Thursday, November 1, 2018

Welcome, November!

November 1st

"November is the aging year, a woman whose Springtime children have grown and gone their way but whose hair is often spangled, whose gray eyes are often alight, and whose dress of grays and browns is neither dour nor dowdy. November is berry-bright and firelight-gay, a glittering night, a crisp-blue day, a whispering wind and a handful of determined fence row asters.

November is the lithe hemlock in a green lace party dress, and a clean-limbed gray birch laughing in the wind. November is apple cider with champagne beads of authority; it is a gray squirrel in the limber top of the hickory tree, graceful as the wind;it is a doe and her fawn munching winesap windfalls over a Berkshire hilltop, and a woodchuck sniffing the wind and retreating to his den to sleep till April.

November is a rabbit hound baying the hillside; a farm boy in a canvas coat and a red cap, the 16-gauge in the crook of his arm, on the hills of the upper pasture; a grouse bursting from underfoot with a roar of wings and rocketing into the thicket. It is hog butchering and cracklings and sage and pepper and fresh sausage. It is a fox barking in the starlight and an owl in the old dead popple asking midnight questions. It is high-heaped firewood and leaf-banked walls and buckwheat cakes for breakfast.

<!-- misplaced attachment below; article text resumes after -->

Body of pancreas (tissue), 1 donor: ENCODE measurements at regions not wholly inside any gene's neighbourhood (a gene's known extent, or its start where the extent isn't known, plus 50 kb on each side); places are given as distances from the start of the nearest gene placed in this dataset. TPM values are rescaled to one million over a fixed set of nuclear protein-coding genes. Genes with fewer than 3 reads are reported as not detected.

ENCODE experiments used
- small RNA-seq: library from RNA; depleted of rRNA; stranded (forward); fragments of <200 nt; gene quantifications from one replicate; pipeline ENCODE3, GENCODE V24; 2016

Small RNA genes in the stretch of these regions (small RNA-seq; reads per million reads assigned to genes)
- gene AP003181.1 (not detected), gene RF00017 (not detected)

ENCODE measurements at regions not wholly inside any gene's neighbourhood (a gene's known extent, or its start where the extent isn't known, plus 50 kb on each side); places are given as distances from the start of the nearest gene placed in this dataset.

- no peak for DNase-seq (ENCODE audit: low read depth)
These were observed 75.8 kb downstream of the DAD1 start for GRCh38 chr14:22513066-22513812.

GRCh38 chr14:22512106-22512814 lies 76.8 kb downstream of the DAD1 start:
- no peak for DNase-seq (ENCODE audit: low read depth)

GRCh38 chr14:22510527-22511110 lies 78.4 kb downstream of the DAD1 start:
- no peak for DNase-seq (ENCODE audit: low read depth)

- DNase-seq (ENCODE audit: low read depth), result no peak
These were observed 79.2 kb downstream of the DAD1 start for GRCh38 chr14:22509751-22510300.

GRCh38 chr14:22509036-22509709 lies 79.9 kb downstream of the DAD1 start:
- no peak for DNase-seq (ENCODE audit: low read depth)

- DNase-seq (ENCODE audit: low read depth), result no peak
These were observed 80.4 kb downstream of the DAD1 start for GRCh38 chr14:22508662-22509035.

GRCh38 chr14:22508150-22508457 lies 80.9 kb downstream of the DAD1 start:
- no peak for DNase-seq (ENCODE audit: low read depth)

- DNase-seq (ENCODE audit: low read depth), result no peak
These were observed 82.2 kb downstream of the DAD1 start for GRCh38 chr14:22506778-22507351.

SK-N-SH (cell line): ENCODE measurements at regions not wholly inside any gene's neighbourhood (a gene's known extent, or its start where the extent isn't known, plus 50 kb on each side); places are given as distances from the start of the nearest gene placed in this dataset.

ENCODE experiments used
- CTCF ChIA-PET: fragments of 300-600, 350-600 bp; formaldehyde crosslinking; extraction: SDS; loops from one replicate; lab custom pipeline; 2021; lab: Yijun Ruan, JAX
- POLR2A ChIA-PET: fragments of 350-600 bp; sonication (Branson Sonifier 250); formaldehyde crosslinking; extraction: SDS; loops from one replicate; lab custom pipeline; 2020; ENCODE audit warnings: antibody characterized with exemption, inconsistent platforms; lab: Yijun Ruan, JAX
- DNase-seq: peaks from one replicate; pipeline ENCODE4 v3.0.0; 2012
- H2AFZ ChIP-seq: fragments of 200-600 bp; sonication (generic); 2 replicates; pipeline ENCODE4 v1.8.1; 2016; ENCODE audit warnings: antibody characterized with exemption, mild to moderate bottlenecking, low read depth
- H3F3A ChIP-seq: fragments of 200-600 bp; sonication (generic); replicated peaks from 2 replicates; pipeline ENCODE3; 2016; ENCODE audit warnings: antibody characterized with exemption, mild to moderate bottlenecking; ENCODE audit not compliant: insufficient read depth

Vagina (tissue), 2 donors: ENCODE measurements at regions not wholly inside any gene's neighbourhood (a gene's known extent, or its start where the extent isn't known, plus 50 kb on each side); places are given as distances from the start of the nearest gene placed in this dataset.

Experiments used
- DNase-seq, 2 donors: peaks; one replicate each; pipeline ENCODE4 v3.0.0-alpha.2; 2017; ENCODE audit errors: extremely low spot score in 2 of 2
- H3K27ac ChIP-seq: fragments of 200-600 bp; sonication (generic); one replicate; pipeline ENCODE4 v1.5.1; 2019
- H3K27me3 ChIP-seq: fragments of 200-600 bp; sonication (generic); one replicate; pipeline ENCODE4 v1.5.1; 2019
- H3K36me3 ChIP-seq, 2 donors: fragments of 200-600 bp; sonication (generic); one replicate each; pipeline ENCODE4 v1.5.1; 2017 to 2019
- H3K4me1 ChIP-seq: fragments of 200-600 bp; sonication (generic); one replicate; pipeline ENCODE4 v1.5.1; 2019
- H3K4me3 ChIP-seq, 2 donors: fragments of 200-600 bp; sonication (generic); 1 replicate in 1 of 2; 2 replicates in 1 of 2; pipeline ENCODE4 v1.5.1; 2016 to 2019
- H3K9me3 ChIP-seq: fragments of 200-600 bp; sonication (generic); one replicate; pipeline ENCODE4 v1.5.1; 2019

And November is the memory of the years. It is turkey in the oven, and plum pudding and mince pie, and pumpkin and creamed onions and mashed yellow turnip. It is a feast and celebration; but it is also the remembering and the Thank You, God, and the understanding. That's the heart of it: November's maturing and understanding."

Hal Borland

"Sundial of the Seasons"
November 1955


  1. This was going so well until "creamed onions and mashed yellow turnip"! Bleeech! Maybe that's just me :) Thanks for sharing this, Jennifer. It takes the sting out of this month.

  2. That is a lovely poem, Jennifer, although, I have never liked November. It is the month when darkness comes early and the days turn grey. However, it is one month closer till spring.

  3. Over here, it used to be that October was golden and November grey, but in recent years, we often have enjoyed golden sunshine at least halfway through November, and sometimes, even the opening of our Christmas Market at the end of the month was on an evening so mild nobody wanted mulled wine.

  4. Love the poem. For us desert dwellers November is heaven, after the burning heat of summer, we have cooler nights and warm days.

    cheers, parsnip and badger

  5. I thought for a moment that I was reading Dylan Thomas. Berry-bright, and Firelight-gay made me think of Under Milk Wood. Lovely poem.

  6. That is fantastic. I love the bit about the fox barking in the starlight. We sometimes hear foxes in our back garden doing just that. (Though it's rare to see starlight in London!) Some people find November a melancholy time but I think Hal has really captured its beauty -- and I'm sure he'd be glad you're keeping his writing alive, 63 years later, in what for him would be an unthinkable medium!